While putting together yesterday’s ‘Man Of Steel’-inspired Retro Review, I found myself thinking about how many different nicknames Superman actually has: Big Blue, The Man of Steel, The Metropolis Marvel, The Man of Tomorrow, The Last Son of Krypton, The Dark Knight’s Much Much Cooler Friend. It seems that, as in wrestling, the more popular and long-lasting a character, the more forms of address he or she accumulates, and the acquisition of the “Hawkguy” moniker was one of the exciting signs that the latest edition of Clint Barton’s adventures would be sticking around, because, let’s be honest: “The Battlin’ Bowman” is pretty awful. Plus, in the new millennium, if you don’t have an alternate name, they won’t have anything to call your inevitable reboot movie after your first one tanks or the trilogy ends! (Standby for the next Jonah Hex movie, “Horribly Scarred Old Bastid” in 2017.)
The MS-QOTD (pronounced, as always, “misquoted”) reminds you that you can call me Ray, you can call me Jay, you can call me Stacy, you can call me Mister Pig, so long as you don’t call me after midnight, asking: Who’s got the coolest nickname of all?
Or – “The Father Who Makes Us All A Little Jealous…”
I haven’t seen this new ‘Man Of Steel’ movie, but from the advertising, I suspect that it might have something to do with Superman. Having read a few comics with Big Blue in them over the years, I had been thinking about one to cover this weekend when I was suddenly reminded that it was also Father’s Day. Given those two parameters, there was one clear winner, but I’ll warn you in advance: I had to bust out my handkerchief, and you might as well, when you hear about “The Secret World of Jonathan Kent.” Your Major Spoilers (retro) review awaits!
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Being that it’s Father’s Day, I’ve been ruminating about the job of “Dad.” In the annals of pop culture, there have been fathers who set themselves apart from the pack: Reed Richards, fighting first Annihilus and then Doctor Octopus for the welfare of his soon-to-be born children. Thomas Wayne, stepping forward to protect his family at the cost of his own life. Even that weird round-headed dad from ‘Family Circus’ who lets his children run about the city unsupervised and let’s them get away with murder so long as there’s a good punchline at the end. (Hey, nobody said that they were all GOOD examples.) As someone who hopes to be as decent parent in the long run, it’s always good to have a bar to meet, and while I know that I may never reach the noble sacrifice of Jor-El, rocketing his only son away to safety in the only ship left, I at least know that I’m better at it than Plastic Man. For that matter, as a comics nerd, I can take pride in doing SOMETHING better than Batman, so long as I can keep Widget clear of gunfire and warehouses full of clowns with crowbars.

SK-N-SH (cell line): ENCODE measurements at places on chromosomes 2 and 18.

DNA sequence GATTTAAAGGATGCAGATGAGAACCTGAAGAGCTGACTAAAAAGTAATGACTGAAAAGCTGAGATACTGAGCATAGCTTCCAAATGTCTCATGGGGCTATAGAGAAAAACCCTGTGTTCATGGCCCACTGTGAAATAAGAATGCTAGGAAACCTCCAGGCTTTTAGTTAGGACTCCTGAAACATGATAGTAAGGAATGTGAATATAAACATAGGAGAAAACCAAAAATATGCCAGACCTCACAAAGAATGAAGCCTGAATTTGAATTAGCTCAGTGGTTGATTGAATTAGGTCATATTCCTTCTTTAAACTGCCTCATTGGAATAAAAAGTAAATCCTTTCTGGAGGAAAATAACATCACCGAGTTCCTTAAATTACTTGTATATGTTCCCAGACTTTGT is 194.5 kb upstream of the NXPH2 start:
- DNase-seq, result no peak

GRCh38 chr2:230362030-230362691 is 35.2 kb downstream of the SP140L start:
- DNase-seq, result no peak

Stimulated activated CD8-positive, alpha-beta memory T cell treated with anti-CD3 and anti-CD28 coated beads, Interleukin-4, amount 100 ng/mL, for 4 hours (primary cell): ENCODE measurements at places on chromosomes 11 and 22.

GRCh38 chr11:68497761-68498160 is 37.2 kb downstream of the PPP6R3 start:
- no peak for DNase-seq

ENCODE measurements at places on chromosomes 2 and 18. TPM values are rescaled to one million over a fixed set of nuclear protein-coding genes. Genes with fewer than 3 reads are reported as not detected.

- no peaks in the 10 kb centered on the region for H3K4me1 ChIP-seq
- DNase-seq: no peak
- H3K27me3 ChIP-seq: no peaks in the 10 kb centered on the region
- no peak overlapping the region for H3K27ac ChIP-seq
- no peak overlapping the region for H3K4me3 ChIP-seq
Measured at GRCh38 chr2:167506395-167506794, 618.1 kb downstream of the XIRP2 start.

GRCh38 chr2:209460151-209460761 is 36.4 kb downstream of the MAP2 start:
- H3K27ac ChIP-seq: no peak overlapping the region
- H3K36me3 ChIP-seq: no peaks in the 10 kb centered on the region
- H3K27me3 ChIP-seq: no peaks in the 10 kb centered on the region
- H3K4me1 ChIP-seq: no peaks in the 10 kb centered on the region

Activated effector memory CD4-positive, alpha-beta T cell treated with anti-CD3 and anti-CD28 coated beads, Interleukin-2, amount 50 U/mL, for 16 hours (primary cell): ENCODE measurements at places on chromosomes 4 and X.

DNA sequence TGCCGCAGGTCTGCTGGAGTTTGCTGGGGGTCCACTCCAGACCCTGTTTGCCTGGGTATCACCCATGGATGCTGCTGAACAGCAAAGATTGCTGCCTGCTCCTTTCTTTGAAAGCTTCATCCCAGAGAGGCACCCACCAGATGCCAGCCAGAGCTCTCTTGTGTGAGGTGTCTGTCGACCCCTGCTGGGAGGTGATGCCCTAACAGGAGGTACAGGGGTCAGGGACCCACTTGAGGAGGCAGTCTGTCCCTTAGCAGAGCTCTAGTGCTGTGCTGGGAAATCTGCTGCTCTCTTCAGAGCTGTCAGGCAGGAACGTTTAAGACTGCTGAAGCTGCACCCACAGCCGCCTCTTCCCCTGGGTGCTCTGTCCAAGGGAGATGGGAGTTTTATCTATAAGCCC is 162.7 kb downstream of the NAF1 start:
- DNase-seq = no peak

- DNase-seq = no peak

The MS-QOTD (pronounced, as always, “misquoted”) wonders what kind of parent Peter Parker might have made, before Marvel editorial decided that it made him seem too old, asking: Whos’s the raddest, baddest,way-cool-daddiest father in all of pop culture?